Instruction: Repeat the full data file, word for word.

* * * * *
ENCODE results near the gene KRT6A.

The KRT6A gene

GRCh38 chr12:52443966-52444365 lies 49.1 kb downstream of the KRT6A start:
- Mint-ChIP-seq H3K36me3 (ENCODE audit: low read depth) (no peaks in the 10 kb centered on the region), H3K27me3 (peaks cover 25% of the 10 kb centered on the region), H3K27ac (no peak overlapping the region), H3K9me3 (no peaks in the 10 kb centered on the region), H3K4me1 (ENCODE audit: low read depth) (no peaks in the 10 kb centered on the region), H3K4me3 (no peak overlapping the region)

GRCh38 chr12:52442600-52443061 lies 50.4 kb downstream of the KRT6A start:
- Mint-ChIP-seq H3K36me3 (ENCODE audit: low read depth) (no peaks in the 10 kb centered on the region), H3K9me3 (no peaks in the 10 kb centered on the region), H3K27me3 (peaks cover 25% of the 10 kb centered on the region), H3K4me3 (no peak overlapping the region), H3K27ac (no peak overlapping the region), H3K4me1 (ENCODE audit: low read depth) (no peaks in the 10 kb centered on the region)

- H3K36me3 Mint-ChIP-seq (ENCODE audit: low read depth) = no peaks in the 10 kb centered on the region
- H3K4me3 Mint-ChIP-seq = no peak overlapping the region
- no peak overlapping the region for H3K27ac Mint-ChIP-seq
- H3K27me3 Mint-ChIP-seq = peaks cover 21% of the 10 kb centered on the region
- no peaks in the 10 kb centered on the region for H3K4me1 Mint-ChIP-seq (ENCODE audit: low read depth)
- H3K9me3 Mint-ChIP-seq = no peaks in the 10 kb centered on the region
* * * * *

ENCODE results near the gene KRT6A.

The KRT6A gene

GRCh38 chr12:52443966-52444365 lies 49.1 kb downstream of the KRT6A start:
- Mint-ChIP-seq H3K36me3 (ENCODE audit: low read depth) (no peaks in the 10 kb centered on the region), H3K27me3 (peaks cover 25% of the 10 kb centered on the region), H3K27ac (no peak overlapping the region), H3K9me3 (no peaks in the 10 kb centered on the region), H3K4me1 (ENCODE audit: low read depth) (no peaks in the 10 kb centered on the region), H3K4me3 (no peak overlapping the region)

GRCh38 chr12:52442600-52443061 lies 50.4 kb downstream of the KRT6A start:
- Mint-ChIP-seq H3K36me3 (ENCODE audit: low read depth) (no peaks in the 10 kb centered on the region), H3K9me3 (no peaks in the 10 kb centered on the region), H3K27me3 (peaks cover 25% of the 10 kb centered on the region), H3K4me3 (no peak overlapping the region), H3K27ac (no peak overlapping the region), H3K4me1 (ENCODE audit: low read depth) (no peaks in the 10 kb centered on the region)

- H3K36me3 Mint-ChIP-seq (ENCODE audit: low read depth) = no peaks in the 10 kb centered on the region
- H3K4me3 Mint-ChIP-seq = no peak overlapping the region
- no peak overlapping the region for H3K27ac Mint-ChIP-seq
- H3K27me3 Mint-ChIP-seq = peaks cover 21% of the 10 kb centered on the region
- no peaks in the 10 kb centered on the region for H3K4me1 Mint-ChIP-seq (ENCODE audit: low read depth)
- H3K9me3 Mint-ChIP-seq = no peaks in the 10 kb centered on the region